Mariano Rivera’s cutter: “a gift from God”

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I’m guessing Yankees fans have heard this story before, but I don’t recall it.  Here’s Bob Klapisch, relating the story of Mariano Rivera discovering his cutter.  Given how dominant and unique Rivera is, it’s not terribly unlike a superhero creation story:

Its genesis is well known in the Yankees’ family, although Rivera still takes pleasure in explaining how a simple game of catch with Ramiro Mendoza changed his life 15 years ago.

“All of a sudden the ball started moving, cutting, in a way I’d never seen before,” Rivera said. “I wasn’t doing anything different, yet it had a life of its own. So, tell me, how do you explain that? [Mendoza] kept asking me what I was doing to make the ball move like that, and I had no answer. To me, the pitch was a gift from God.  How can I really teach this pitch if I can’t explain how it came to me in the first place?”

And that’s the crux of Klapisch’s piece: Rivera will try to teach it to anyone who wants to learn it, but no one else can do it.  His remains the single most lethal pitch in baseball after all these years, and it remains his alone.

I never get too wrapped up in mythologizing baseball players. But if one of our era deserves it, it’s Rivera. He’s just a different case altogether.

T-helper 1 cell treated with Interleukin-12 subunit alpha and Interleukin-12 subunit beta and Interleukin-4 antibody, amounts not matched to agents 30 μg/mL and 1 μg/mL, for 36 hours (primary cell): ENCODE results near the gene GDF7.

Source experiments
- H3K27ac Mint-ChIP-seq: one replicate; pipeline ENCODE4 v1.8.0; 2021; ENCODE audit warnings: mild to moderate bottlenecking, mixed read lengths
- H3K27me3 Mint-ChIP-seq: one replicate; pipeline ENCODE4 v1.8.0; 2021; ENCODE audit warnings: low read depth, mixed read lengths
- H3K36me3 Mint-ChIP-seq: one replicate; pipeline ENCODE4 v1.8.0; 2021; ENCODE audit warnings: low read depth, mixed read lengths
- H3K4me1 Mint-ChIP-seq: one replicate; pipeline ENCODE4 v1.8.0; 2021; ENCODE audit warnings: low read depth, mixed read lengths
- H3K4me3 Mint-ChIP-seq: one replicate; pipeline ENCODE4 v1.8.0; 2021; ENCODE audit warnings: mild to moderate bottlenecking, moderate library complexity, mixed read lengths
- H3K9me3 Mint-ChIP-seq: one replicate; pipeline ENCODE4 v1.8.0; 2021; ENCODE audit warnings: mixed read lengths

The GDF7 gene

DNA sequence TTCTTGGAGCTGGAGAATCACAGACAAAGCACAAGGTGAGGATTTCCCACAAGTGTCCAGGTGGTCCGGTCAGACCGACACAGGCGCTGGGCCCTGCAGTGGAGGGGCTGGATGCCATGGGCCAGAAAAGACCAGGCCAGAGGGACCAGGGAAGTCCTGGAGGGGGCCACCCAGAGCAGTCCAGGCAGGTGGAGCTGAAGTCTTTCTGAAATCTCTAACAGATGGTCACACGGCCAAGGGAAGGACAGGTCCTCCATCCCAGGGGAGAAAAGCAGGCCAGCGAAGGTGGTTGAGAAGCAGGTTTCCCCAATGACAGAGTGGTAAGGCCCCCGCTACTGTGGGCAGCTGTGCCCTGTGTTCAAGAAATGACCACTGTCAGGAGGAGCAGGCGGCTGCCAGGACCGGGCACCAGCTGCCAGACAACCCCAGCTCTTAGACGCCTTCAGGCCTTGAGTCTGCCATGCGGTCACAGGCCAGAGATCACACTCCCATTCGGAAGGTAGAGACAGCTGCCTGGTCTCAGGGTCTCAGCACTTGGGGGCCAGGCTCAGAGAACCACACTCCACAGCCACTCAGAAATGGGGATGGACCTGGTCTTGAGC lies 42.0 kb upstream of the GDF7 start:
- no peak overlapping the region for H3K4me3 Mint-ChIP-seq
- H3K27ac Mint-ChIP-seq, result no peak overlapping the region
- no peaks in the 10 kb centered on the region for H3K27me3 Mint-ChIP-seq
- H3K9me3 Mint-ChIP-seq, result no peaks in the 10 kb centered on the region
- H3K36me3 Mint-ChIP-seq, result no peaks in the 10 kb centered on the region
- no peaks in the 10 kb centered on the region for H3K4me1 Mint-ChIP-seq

The Phillies plan to spend money and “maybe even be a little bit stupid about it”

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In an age in which even baseball’s richest teams talk about tight budgets and keeping payroll low, it’s pretty rare to hear anyone connected with a front office talking about freely spending money. Phillies owner John Middleton, however, offered up something rare about the team’s approach to free agency.

“We’re going into this expecting to spend money, and maybe even be a little bit stupid about it,” he told Bob Nightengale or USA Today. He then added, “we just prefer not to be completely stupid.” That save aside, it was a pretty unusual sentiment these days.

“Stupid” could certainly mean Bryce Harper, who the Phillies have long been expected to pursue. It could even mean Harper and Manny Machado. Why not? At the moment the Phillies’ payroll for 2019 is looking to be just a shade above $100 million, so even adding, say, $70 million to that would not put them in an unreasonable position compared to other competitors. And that’s before you figure in any sort of back-loading or deferred money that Harper and/or Machado might agree to.

Or, even if they didn’t get one or both of those guys, they could spend that same kind of money on multiple free agents. Patrick Corbin? Marwin Gonzalez? A handful of others? We counted down the top 100 free agents last week and any number of them could be acquired given the sort of payroll flexibility a large market team like the Phillies appear to have. It merely requires the will to do it. A will which, it seems, John Middleton possesses.

How novel.